Monday, September 06, 2010

An Exhibit Worth 300,000 Words (but I use just 685)

Calle Cuauhtemoctzin, Mexico City 1934-5
Photography Exhibit Review

Henri Cartier-Bresson
The Modern Century
Art Institute of Chicago
Through October 3, 2010

With nearly 300 pictures by the legendary French photographer Henri Cartier-Bresson (1908-2004), the first major exhibition since his death--now showing at the Art Institute of Chicago after being organized by New York's Museum of Modern Art--provided a wonderfully in-depth introduction to the work of an artist I knew relatively little about, other than his name and fame.

With wall after wall lined with beautiful silver-gelatin prints, the exhibit does a great job of illustrating how the extent & import of his worldwide travels combined with the innate acuity of his lens--he's cited as one of the first major photographers to utilize a handheld camera--helped Cartier-Bresson capture "The Modern Century."

Shanghai, 1949
From his early images brimming with unique character, such as the one above, through post-WWII excursions documenting China on the brink of Communism (the photo at right depicts a rush to retrieve gold from a bank with the value of money about to plummet), the Soviet Union after Stalin's death, lighter fare such as baseball in Milwaukee in 1957 and even in his myriad portraits, Cartier-Bresson was a master at depicting--as the exhibit's wall text sums up in a word as simple yet expansive as his images--civilization.

The only negative, so to speak, was that beyond what could be gleaned from a plethora of his photographs, the exhibition provided scant insight into Cartier-Bresson the man. Except for a full chronology of his travels, which was exhaustive to the point of being incomprehensible, there was almost no biography provided, nor a picture of Henri himself. It was only through the Chicago Tribune's fine review of the exhibit and Wikipedia that I learned that Cartier-Bresson was born in 1908 to a wealthy family, that he was a painter before turning to photography, that he worked with renowned film director Jean Renoir who made him act so he could understand how it felt to be on the other side of the camera, that he served in the French Army as a Corporal in the Film and Photo unit during World War II and most notably that he spent 35 months as a Nazi prisoner of war and was presumed dead thereafter but resurfaced to contribute to what was meant to be his posthumous exhibit at the Museum of Modern Art (MoMA).

Dessau, Germany, 1945 - Denouncing of a German informer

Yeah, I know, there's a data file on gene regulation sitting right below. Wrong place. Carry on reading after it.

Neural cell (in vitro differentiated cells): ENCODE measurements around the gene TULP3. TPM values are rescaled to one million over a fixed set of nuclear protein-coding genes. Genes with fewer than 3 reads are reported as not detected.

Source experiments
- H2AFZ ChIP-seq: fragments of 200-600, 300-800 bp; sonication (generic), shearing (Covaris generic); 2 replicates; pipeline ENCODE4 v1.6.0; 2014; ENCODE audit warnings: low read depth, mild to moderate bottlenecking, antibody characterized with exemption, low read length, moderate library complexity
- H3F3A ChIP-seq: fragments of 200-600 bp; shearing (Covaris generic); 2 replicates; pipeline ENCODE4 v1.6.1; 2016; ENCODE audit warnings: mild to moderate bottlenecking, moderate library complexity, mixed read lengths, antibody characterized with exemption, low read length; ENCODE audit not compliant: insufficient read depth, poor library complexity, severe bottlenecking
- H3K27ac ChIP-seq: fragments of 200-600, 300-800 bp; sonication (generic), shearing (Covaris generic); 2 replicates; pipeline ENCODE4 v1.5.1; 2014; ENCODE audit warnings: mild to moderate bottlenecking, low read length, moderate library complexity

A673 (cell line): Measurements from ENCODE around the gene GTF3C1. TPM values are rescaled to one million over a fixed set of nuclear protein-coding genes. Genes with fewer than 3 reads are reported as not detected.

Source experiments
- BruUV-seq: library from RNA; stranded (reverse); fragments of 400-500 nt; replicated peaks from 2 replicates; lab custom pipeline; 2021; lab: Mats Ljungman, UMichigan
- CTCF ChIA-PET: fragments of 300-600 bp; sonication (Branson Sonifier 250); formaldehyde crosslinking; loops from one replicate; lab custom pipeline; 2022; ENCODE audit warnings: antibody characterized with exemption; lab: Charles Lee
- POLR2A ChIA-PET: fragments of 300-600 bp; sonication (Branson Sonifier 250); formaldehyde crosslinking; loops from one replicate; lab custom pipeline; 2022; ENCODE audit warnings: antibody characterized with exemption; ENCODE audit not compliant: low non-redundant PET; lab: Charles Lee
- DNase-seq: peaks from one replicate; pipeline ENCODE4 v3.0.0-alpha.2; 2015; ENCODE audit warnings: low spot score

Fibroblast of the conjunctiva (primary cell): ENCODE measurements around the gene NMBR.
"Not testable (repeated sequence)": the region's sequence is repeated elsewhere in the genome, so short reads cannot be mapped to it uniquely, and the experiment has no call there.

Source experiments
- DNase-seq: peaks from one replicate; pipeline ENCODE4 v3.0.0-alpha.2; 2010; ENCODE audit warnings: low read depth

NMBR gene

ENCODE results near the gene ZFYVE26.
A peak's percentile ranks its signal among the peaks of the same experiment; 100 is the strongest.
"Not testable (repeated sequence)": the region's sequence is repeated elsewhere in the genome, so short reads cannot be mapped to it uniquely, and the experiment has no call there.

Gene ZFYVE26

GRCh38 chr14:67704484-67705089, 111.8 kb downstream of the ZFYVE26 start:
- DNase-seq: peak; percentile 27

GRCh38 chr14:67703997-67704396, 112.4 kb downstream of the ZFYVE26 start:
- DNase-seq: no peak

But while I would have appreciated the exhibit offering a bit more connectivity between the artist and his work, I did value the keen observations the wall text made about the photos themselves. Such as saying that "many of his pictures lovingly describe age-old patterns of life, untouched by modern industry and commerce" and revealing that although the volume of photographs he took in the United States was second only to the number taken in France, his U.S. photos are among the least well-known and while his work is largely notable for its neutral observation, "his image of the United States incorporates a distinctly critical thread, alert to American vulgarity, greed, and racism."

I also liked the way the exhibit juxtaposed two Cartier-Bresson photo essays--one on Communist China's "Great Leap Forward" and the other illustrating American Capitalism through pictures taken for the Banker's Trust Company annual report--in a way that revealed plenty of similarities amongst the seeming dichotomy.

In showcasing so many indelible images across many subjects, themes and decades, The Modern Century is clearly a truly superlative exhibition of a remarkable and important artist. I encourage anyone who can to get to the Art Institute by October 3rd to see it--Free Admission Thursdays from 5-8pm should provide adequate time to take it all in and also check out the excellent photography exhibit downstairs showcasing the architecture of Louis Sullivan--or catch it when it subsequently rolls into San Francisco and Atlanta. (If you are a Bank of America customer, you can also get Free Admission to the Art Institute--and other museums--on the first weekend of each month. The Cartier-Bresson exhibit runs through Sunday, October 3 and does not require extra admission, so you can catch it free that way too, as I did this past weekend.)

For those unable to be in the right place at the right time, in addition to several images I've gathered above and below, you can see the whole exhibition online through MoMA's website and even download a PDF with a list & images of all the photos.  

(Images shown from and other online outlets; reproduction rights owned exclusively by Fondation Henri Cartier-Bresson, Magnum Photos, MoMA and the Art Institute of Chicago. No infringement intended.)

Alicante, Spain, 1933
Dessau, Germany, 1945
New York, 1946
Brie, France 1968
Coronation of King George VI, London, 1937
Easter Sunday in Harlem, 1947
Greenfield, Indiana 1960
Juvisy, France, 1938
Los Remedios, Mexico, 1963
Madrid, 1933
Milwaukee, 1957
New York, 1947
Romania, 1975
Jean-Paul Sartre, Paris, 1946
Ezra Pound, Venice, 1971
Martine's Legs, 1967

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